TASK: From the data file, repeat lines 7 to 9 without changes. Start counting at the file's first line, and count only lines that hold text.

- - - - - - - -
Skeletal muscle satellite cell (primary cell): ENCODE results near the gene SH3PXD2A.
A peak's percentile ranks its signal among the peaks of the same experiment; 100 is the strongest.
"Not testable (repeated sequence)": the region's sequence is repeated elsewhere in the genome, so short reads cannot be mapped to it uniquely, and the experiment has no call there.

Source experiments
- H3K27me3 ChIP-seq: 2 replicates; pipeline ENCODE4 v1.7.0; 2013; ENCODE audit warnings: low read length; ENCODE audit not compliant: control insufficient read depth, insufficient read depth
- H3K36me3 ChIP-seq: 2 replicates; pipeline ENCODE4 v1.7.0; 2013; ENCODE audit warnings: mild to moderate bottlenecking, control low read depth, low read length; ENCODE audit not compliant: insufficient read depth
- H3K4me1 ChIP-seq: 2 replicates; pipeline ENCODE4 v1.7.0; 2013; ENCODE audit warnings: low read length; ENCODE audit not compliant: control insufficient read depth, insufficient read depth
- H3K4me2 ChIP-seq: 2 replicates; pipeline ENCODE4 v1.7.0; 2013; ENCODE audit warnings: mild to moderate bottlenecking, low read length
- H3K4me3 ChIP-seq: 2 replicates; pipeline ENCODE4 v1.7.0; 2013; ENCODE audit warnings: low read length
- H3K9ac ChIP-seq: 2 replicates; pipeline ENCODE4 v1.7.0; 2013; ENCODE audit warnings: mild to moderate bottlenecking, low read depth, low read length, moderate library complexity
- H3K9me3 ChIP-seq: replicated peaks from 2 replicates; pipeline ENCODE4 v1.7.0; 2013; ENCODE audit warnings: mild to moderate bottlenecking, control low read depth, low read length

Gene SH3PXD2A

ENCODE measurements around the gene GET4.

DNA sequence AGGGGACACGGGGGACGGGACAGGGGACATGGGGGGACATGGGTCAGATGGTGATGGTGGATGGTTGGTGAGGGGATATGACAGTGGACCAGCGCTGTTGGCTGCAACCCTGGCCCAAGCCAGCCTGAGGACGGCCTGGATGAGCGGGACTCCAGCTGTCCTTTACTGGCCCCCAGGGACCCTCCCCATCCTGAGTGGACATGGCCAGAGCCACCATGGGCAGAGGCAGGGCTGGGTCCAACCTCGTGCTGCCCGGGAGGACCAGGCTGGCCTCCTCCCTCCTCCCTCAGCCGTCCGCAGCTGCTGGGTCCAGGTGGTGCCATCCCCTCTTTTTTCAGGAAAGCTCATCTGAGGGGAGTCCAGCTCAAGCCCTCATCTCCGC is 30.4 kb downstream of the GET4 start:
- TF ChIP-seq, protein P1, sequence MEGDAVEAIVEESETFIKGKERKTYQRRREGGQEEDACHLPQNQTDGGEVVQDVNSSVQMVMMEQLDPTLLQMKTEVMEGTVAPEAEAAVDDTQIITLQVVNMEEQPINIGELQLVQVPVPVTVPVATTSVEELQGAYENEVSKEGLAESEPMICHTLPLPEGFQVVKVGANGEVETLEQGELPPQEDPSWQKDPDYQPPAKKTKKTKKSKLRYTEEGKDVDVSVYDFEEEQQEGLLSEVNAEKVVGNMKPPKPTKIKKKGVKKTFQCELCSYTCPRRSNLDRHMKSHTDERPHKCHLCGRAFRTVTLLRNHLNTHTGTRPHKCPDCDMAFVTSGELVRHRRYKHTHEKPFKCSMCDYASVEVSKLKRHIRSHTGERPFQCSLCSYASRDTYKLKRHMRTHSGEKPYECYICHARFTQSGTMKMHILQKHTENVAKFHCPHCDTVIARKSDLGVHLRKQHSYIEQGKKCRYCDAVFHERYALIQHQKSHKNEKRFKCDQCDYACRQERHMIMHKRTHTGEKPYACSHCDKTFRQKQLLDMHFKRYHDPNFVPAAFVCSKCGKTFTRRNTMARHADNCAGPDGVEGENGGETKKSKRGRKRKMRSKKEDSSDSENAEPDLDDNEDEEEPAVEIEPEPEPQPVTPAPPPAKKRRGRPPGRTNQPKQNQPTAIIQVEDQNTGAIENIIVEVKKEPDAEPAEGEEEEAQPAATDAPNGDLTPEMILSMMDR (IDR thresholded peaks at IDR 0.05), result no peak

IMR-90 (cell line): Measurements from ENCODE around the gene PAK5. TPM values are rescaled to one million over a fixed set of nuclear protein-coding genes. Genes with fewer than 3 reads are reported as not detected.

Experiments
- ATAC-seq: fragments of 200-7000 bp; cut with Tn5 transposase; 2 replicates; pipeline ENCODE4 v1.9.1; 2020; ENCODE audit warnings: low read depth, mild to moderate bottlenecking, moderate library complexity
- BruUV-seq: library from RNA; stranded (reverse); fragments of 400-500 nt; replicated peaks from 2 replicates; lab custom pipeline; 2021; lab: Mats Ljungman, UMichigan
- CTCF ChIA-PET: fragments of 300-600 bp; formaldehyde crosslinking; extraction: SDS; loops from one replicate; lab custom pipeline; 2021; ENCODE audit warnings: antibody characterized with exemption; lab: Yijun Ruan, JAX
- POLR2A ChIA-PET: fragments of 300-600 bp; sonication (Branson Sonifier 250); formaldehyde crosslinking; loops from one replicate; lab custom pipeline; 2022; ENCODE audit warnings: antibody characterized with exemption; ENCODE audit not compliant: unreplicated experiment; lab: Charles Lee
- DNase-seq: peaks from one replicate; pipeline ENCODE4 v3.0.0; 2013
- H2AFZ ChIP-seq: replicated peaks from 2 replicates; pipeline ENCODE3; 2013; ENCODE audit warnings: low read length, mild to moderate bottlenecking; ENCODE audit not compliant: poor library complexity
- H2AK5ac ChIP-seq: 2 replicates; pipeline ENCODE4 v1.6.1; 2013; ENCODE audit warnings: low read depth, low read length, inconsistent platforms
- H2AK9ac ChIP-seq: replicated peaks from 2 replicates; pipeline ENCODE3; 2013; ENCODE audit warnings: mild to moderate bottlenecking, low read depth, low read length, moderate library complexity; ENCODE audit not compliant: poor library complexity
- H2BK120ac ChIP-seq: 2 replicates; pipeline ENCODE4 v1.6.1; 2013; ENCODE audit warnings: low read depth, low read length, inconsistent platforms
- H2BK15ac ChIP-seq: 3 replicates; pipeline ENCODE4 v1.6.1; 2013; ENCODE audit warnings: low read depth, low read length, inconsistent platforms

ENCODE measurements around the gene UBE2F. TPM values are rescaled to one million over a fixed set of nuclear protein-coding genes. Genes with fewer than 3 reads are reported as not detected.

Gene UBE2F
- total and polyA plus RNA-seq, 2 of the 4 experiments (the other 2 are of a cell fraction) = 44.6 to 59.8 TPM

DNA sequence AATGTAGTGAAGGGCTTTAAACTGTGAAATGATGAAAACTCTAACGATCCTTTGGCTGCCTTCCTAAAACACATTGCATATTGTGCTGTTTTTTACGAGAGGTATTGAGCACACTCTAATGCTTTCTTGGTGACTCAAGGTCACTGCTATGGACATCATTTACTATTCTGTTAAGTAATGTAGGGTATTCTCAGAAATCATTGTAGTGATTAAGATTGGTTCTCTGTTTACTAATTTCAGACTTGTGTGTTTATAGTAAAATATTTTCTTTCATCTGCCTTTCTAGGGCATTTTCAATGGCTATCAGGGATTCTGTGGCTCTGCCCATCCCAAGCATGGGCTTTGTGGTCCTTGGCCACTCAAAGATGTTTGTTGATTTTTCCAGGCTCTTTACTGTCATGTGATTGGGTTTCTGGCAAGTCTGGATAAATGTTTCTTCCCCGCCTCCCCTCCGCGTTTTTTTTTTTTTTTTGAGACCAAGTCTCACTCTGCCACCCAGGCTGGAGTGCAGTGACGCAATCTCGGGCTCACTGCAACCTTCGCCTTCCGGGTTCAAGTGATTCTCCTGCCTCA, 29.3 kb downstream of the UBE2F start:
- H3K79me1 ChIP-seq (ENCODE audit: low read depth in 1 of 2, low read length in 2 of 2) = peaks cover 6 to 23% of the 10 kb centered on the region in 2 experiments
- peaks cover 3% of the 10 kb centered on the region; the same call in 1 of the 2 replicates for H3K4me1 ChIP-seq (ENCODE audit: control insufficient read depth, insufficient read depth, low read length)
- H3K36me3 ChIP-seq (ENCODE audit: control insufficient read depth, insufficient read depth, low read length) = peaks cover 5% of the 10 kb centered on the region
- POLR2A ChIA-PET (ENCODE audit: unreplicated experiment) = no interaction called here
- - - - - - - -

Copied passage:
- H3K4me1 ChIP-seq: 2 replicates; pipeline ENCODE4 v1.7.0; 2013; ENCODE audit warnings: low read length; ENCODE audit not compliant: control insufficient read depth, insufficient read depth
- H3K4me2 ChIP-seq: 2 replicates; pipeline ENCODE4 v1.7.0; 2013; ENCODE audit warnings: mild to moderate bottlenecking, low read length
- H3K4me3 ChIP-seq: 2 replicates; pipeline ENCODE4 v1.7.0; 2013; ENCODE audit warnings: low read length